William Shakespeare used to ramble hereabouts.  Was it then so very different?  By the River Avon in Charlecote Park the young Will, in bad company, is said to have been caught poaching deer.  The current house was not built 'til a few years later, but the story is a good one...








I wrestle with Will later in the Royal Shakespeare Theatre as I experience a version of The Merchant of Venice, set in a nowhere land of cardboard gold and a laboured pendulum.... The merchant in question is probably gay Antonio, fretting for love of Bassanio, who thinks he loves Portia, who dresses up as a man to rescue Antonio from the merciless blood bond of Shylock, who has estranged his daughter Jessica, who has stolen his riches and run off with a Christian. Nothing glisters, I'm afraid, and in comparison with the Las Vegas version I saw here not so long ago, this is as leaden as the predictable casket.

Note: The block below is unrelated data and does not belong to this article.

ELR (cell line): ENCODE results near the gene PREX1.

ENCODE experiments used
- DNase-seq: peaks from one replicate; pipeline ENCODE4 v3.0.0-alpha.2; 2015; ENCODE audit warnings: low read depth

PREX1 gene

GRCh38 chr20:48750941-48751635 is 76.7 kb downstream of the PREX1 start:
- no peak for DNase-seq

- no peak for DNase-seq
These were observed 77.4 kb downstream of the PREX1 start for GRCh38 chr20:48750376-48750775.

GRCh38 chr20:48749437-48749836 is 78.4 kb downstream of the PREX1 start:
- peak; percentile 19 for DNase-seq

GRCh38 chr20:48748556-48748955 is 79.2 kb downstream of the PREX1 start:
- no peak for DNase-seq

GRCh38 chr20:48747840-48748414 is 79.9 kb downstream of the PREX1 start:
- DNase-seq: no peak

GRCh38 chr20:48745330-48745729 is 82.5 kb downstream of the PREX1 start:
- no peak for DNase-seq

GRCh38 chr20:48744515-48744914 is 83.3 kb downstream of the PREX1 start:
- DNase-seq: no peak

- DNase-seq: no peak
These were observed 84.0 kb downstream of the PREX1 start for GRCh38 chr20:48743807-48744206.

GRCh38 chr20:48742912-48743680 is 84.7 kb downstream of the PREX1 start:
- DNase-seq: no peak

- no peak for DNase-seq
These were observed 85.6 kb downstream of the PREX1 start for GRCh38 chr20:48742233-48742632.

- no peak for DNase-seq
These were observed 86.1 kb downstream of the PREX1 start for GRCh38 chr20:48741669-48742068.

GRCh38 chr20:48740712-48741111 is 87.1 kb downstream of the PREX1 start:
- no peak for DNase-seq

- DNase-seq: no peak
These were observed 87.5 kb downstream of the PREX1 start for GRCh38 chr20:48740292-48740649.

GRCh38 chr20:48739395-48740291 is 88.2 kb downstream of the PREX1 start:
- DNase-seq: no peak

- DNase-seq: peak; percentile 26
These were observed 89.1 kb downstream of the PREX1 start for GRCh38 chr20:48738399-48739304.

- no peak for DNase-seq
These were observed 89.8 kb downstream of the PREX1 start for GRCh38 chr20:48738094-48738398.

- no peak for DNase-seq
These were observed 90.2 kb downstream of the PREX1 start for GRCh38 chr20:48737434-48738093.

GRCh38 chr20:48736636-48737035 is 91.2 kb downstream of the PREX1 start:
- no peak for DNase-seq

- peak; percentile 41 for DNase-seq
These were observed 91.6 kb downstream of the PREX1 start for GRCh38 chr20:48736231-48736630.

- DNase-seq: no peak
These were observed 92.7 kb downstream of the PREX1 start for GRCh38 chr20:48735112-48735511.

And I wonder why?


Where are the swans of yesteryear?







The lover who just walked out your door






Has taken all his blankets from the floor

Shakespeare constructed a play about love and hate, loss and gain, chance and a fine thing.... His understanding of commerce was probably no better than his knowledge of Venice; what he wrote about was the consuming power of wealth and the way this eats into relationships and emotions. 

The man that hath no music in himself,
Nor is not moved with concord of sweet sounds,